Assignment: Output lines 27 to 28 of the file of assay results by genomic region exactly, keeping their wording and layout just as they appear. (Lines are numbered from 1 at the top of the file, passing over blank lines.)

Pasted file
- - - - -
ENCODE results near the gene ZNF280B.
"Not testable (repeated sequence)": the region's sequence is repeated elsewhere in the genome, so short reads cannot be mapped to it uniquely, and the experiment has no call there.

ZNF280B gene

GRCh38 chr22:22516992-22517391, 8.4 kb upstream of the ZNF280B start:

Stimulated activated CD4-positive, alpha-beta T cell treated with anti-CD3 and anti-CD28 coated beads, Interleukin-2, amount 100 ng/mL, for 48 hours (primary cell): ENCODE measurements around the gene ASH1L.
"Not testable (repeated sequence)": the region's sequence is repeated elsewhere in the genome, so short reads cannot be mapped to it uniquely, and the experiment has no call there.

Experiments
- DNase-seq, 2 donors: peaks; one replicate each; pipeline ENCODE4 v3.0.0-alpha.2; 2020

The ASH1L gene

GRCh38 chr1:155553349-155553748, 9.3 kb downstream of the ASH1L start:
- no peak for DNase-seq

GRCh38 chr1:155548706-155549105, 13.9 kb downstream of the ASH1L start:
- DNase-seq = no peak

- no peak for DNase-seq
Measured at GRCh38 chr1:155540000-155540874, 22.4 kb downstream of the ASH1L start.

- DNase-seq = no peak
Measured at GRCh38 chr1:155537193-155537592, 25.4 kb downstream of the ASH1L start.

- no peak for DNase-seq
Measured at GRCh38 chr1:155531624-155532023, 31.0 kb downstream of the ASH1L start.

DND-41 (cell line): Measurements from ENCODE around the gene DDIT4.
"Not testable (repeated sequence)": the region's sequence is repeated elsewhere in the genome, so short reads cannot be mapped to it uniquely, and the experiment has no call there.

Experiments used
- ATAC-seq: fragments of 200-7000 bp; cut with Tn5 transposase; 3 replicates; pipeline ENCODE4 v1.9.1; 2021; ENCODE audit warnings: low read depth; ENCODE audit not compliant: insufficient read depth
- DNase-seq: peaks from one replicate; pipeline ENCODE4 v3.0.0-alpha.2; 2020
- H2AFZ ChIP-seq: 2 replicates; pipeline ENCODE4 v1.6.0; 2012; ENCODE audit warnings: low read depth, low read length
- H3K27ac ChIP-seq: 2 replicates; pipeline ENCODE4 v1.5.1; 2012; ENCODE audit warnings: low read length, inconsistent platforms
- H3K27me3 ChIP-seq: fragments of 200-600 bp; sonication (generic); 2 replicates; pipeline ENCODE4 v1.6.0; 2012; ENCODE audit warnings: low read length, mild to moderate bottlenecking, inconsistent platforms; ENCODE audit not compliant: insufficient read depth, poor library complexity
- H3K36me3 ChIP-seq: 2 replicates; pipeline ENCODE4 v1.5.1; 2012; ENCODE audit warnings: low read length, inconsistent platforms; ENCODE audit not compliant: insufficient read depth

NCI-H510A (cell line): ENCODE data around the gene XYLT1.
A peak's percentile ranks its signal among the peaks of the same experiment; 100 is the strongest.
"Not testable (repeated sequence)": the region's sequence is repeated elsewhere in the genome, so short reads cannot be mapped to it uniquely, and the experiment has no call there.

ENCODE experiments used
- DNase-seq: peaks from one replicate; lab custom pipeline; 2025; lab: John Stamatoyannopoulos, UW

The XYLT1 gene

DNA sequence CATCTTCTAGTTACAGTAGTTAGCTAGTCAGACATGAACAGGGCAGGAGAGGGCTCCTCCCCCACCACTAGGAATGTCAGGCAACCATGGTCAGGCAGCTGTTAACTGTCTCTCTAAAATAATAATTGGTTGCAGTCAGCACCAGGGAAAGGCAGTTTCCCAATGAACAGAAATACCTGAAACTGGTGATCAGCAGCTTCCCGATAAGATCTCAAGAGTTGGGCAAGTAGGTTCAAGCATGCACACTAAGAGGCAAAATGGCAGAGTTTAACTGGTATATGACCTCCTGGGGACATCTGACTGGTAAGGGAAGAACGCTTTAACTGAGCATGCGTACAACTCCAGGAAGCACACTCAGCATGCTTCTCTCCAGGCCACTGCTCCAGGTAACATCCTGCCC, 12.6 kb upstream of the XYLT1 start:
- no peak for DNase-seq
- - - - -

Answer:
- H3K27me3 ChIP-seq: fragments of 200-600 bp; sonication (generic); 2 replicates; pipeline ENCODE4 v1.6.0; 2012; ENCODE audit warnings: low read length, mild to moderate bottlenecking, inconsistent platforms; ENCODE audit not compliant: insufficient read depth, poor library complexity
- H3K36me3 ChIP-seq: 2 replicates; pipeline ENCODE4 v1.5.1; 2012; ENCODE audit warnings: low read length, inconsistent platforms; ENCODE audit not compliant: insufficient read depth